At the end of the article “Shared humanity” (Journal, April 2019, 18), a sheriff who asked for data supporting the success of treating people with kindness was brushed off: “Surely you only need basic humanity rather than statistics.”
With all respect, dismissing the sheriff’s question in this way missed the point altogether. While no rational person can dispute that treating people with dignity and respect is meritorious, such concepts are not capable of measurement but rely on anecdotal evidence, which is no evidence at all.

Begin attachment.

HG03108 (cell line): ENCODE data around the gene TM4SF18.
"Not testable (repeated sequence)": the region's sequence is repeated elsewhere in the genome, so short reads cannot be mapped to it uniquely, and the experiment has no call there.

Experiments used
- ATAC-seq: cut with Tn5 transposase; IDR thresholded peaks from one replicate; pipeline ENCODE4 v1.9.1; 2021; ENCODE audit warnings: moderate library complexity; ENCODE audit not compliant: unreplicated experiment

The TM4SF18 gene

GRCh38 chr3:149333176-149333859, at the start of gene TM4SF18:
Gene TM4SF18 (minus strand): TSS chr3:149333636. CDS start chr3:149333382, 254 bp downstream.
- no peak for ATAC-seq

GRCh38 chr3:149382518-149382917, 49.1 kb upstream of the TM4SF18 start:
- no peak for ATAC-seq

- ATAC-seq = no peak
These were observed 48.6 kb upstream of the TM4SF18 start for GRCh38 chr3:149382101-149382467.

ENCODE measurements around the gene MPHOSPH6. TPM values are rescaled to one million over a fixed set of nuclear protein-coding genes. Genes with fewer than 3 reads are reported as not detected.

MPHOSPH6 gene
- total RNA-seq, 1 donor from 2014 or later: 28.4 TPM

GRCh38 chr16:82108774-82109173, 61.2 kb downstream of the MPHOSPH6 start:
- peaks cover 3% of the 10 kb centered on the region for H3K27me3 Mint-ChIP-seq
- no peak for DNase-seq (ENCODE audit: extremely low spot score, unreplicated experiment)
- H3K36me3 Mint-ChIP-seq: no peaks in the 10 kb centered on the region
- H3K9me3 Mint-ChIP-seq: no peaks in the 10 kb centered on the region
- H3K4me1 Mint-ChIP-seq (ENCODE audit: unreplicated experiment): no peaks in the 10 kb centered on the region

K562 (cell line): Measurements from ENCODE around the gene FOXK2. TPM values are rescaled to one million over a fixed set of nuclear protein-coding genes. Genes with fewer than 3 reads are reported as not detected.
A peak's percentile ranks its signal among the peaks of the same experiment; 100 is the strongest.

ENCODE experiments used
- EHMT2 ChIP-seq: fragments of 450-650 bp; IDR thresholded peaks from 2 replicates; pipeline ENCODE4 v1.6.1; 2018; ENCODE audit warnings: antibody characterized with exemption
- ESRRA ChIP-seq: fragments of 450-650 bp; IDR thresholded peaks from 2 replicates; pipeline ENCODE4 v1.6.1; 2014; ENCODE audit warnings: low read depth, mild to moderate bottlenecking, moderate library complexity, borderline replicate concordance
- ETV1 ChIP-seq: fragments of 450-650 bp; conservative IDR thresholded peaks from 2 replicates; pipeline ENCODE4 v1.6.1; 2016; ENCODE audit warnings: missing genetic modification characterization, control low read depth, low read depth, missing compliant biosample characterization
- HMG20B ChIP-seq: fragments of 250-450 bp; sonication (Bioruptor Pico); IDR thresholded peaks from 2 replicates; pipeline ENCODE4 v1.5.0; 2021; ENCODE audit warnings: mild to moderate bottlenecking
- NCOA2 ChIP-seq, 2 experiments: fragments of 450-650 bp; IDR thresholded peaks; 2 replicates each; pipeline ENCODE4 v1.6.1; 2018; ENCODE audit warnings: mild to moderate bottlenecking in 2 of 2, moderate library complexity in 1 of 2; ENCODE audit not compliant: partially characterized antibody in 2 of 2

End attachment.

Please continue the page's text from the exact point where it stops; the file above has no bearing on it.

The only statistic cited is that 70% of people who elected to participate in a “court of refuge” achieved compliance. Putting aside the fact that compliance is not defined, which makes it intrinsically difficult to measure, Florida’s overall recidivism rate is about 33%, meaning that the level of compliance of those who appear before traditional courts is not statistically different.
While there has been a trend towards creating different courts for different purposes, the creation of a court with kindness and respect as its principal value is not something to celebrate, but something of which we should be ashamed. All the thousands of judges in the United States should be capable of treating others as they would like to be treated, regardless of the crime charged. A judge who requires reminding of his or her own humanity has no place on the bench.Andrew Horne, solicitor/attorney, New York